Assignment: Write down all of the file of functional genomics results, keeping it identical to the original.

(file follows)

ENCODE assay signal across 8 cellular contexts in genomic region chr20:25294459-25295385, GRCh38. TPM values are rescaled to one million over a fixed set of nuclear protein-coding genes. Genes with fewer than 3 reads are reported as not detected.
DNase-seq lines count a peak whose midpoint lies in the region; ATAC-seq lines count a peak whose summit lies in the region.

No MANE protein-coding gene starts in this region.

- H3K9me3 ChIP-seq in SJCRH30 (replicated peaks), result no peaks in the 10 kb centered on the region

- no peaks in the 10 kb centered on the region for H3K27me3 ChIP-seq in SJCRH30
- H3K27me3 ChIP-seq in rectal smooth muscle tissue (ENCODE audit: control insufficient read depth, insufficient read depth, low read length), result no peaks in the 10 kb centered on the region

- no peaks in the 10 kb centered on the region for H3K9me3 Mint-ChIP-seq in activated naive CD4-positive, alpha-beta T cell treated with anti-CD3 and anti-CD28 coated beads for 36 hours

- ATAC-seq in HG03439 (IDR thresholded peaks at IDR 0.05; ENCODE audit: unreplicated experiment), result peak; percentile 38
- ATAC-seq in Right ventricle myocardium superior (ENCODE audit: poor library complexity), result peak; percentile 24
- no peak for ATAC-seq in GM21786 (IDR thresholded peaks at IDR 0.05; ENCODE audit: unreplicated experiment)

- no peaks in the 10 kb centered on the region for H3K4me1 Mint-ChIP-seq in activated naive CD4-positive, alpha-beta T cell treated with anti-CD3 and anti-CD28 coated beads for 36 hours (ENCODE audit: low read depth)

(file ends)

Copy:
ENCODE assay signal across 8 cellular contexts in genomic region chr20:25294459-25295385, GRCh38. TPM values are rescaled to one million over a fixed set of nuclear protein-coding genes. Genes with fewer than 3 reads are reported as not detected.
DNase-seq lines count a peak whose midpoint lies in the region; ATAC-seq lines count a peak whose summit lies in the region.

No MANE protein-coding gene starts in this region.

- H3K9me3 ChIP-seq in SJCRH30 (replicated peaks), result no peaks in the 10 kb centered on the region

- no peaks in the 10 kb centered on the region for H3K27me3 ChIP-seq in SJCRH30
- H3K27me3 ChIP-seq in rectal smooth muscle tissue (ENCODE audit: control insufficient read depth, insufficient read depth, low read length), result no peaks in the 10 kb centered on the region

- no peaks in the 10 kb centered on the region for H3K9me3 Mint-ChIP-seq in activated naive CD4-positive, alpha-beta T cell treated with anti-CD3 and anti-CD28 coated beads for 36 hours

- ATAC-seq in HG03439 (IDR thresholded peaks at IDR 0.05; ENCODE audit: unreplicated experiment), result peak; percentile 38
- ATAC-seq in Right ventricle myocardium superior (ENCODE audit: poor library complexity), result peak; percentile 24
- no peak for ATAC-seq in GM21786 (IDR thresholded peaks at IDR 0.05; ENCODE audit: unreplicated experiment)

- no peaks in the 10 kb centered on the region for H3K4me1 Mint-ChIP-seq in activated naive CD4-positive, alpha-beta T cell treated with anti-CD3 and anti-CD28 coated beads for 36 hours (ENCODE audit: low read depth)